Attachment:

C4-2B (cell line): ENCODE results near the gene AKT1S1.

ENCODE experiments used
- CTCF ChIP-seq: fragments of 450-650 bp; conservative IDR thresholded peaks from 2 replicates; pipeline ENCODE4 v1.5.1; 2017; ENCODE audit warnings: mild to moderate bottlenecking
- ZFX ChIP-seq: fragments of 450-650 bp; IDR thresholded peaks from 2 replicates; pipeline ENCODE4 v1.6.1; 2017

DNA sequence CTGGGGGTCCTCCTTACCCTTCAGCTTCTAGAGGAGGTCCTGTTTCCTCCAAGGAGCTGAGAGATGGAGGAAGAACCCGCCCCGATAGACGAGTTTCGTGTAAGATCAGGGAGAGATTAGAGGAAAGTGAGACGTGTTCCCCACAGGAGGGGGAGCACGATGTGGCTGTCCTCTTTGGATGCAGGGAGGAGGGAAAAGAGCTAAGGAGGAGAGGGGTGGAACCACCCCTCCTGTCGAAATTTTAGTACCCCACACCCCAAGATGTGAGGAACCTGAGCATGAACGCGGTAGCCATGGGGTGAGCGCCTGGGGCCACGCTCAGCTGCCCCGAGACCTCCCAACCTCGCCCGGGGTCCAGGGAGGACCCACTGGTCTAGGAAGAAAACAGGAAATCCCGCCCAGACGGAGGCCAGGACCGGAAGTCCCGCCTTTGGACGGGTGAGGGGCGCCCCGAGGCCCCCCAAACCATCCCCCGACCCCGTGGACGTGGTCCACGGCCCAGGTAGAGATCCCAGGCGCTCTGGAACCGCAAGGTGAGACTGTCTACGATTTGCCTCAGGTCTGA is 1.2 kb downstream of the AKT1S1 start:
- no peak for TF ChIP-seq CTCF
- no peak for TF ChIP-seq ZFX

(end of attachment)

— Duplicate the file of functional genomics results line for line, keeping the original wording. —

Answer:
C4-2B (cell line): ENCODE results near the gene AKT1S1.

ENCODE experiments used
- CTCF ChIP-seq: fragments of 450-650 bp; conservative IDR thresholded peaks from 2 replicates; pipeline ENCODE4 v1.5.1; 2017; ENCODE audit warnings: mild to moderate bottlenecking
- ZFX ChIP-seq: fragments of 450-650 bp; IDR thresholded peaks from 2 replicates; pipeline ENCODE4 v1.6.1; 2017

DNA sequence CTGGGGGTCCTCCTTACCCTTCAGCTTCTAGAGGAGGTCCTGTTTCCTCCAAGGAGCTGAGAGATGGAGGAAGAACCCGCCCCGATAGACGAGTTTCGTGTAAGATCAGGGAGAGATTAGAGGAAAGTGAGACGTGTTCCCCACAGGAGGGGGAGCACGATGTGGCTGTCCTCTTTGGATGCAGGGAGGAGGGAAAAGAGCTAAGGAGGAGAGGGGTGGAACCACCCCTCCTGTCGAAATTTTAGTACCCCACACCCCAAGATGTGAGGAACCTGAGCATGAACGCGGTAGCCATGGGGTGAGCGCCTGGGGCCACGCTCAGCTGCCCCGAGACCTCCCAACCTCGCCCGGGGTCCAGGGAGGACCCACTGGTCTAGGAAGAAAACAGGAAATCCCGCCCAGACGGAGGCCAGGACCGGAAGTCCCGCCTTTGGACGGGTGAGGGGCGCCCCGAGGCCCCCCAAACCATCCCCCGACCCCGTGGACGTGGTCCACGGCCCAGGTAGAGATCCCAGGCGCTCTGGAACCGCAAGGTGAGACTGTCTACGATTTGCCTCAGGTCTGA is 1.2 kb downstream of the AKT1S1 start:
- no peak for TF ChIP-seq CTCF
- no peak for TF ChIP-seq ZFX